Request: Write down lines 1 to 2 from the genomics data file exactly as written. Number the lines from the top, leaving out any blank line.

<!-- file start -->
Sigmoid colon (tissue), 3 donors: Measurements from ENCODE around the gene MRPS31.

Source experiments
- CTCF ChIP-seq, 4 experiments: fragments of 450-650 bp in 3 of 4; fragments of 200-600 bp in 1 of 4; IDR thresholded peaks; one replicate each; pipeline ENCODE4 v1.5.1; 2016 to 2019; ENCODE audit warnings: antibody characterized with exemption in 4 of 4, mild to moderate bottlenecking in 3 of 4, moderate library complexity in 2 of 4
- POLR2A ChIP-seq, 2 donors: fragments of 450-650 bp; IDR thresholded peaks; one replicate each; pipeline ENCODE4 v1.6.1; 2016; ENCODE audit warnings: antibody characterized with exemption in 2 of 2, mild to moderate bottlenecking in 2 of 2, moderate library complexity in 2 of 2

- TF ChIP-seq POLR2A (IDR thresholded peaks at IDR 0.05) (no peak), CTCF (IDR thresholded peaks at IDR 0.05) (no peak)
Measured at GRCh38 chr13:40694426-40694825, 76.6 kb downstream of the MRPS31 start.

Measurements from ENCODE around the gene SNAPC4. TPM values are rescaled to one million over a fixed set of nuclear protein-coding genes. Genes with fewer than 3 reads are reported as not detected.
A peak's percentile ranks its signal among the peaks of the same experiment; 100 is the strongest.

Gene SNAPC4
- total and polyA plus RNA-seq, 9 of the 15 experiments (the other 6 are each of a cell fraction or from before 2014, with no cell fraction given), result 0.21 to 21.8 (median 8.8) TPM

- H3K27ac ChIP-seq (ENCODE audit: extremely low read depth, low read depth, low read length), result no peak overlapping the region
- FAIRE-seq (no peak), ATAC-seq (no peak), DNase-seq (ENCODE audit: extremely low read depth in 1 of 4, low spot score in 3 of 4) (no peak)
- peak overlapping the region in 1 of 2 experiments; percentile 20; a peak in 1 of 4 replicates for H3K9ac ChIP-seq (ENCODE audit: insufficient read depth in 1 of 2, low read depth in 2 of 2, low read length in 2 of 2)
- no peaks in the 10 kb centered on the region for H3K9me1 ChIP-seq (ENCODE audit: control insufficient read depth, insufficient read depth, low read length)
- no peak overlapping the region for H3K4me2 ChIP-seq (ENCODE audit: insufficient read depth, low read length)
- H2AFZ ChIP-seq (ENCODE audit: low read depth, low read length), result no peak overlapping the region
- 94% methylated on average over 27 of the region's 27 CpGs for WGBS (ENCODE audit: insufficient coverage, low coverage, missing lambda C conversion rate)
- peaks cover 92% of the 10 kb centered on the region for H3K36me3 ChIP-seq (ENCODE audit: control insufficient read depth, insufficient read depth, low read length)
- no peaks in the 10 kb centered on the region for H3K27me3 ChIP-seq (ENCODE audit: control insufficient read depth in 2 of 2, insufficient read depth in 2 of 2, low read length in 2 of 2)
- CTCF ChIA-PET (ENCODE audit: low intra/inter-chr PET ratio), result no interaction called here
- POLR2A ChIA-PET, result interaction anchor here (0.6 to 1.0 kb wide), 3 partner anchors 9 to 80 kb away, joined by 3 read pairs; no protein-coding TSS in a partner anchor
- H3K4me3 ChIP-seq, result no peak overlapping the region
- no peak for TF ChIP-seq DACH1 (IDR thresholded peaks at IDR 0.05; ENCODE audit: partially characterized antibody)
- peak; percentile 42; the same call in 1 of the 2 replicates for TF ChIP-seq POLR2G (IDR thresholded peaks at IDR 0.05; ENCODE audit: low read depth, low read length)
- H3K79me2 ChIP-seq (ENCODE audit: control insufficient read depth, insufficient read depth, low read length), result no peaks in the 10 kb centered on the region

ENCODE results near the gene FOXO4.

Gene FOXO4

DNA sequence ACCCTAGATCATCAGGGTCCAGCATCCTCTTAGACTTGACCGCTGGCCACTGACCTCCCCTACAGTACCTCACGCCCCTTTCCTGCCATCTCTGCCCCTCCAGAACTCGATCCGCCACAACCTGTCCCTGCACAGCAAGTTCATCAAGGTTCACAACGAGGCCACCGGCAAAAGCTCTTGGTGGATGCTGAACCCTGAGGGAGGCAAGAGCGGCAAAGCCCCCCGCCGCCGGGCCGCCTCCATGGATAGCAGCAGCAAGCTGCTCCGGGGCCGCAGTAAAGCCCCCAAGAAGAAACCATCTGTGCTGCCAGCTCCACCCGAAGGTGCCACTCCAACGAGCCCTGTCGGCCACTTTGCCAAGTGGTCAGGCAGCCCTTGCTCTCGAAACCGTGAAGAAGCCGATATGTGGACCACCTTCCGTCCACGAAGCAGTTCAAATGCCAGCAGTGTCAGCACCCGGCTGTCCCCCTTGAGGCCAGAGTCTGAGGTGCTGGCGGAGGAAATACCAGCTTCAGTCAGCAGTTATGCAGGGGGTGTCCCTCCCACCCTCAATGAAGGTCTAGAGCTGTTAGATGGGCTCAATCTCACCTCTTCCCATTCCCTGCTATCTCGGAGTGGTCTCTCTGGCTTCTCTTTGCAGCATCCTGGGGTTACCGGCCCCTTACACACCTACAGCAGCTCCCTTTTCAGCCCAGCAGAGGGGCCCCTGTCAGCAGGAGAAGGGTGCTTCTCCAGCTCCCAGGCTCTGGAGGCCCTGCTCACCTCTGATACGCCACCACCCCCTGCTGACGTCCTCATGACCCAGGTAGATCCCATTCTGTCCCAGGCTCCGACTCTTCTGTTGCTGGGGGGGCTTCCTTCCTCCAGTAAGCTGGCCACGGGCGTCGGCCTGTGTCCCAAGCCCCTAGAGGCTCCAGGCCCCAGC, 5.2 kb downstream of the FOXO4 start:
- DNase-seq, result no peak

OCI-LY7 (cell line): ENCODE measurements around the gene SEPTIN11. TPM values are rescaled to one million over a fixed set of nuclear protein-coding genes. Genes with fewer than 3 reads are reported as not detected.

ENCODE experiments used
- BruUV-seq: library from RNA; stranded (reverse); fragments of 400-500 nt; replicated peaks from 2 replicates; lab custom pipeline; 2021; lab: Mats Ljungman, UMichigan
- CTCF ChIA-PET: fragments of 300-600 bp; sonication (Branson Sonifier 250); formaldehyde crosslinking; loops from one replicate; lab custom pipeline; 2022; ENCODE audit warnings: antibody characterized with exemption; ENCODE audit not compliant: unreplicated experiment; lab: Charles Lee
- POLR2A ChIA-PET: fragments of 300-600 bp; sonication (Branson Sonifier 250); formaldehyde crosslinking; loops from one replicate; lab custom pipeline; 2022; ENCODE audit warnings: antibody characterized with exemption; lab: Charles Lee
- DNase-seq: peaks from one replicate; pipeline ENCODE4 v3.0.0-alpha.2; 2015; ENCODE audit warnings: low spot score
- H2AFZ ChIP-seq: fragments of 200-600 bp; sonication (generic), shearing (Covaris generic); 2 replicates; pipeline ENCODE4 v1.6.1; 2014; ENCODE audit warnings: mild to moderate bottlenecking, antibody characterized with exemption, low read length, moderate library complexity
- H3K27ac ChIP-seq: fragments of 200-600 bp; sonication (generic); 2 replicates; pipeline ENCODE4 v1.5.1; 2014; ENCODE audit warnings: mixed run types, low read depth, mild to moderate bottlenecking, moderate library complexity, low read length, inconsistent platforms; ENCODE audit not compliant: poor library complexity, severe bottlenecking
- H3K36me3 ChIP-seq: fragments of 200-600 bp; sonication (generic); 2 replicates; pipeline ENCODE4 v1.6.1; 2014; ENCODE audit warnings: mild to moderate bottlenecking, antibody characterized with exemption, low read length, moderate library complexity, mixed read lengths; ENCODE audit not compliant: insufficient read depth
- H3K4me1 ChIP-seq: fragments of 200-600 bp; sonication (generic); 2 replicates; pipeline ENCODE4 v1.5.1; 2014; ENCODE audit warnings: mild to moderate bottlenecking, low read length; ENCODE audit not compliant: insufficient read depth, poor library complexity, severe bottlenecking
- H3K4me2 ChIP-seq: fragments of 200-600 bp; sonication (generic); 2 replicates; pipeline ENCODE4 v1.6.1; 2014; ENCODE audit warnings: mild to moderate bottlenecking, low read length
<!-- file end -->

Sigmoid colon (tissue), 3 donors: Measurements from ENCODE around the gene MRPS31.

Source experiments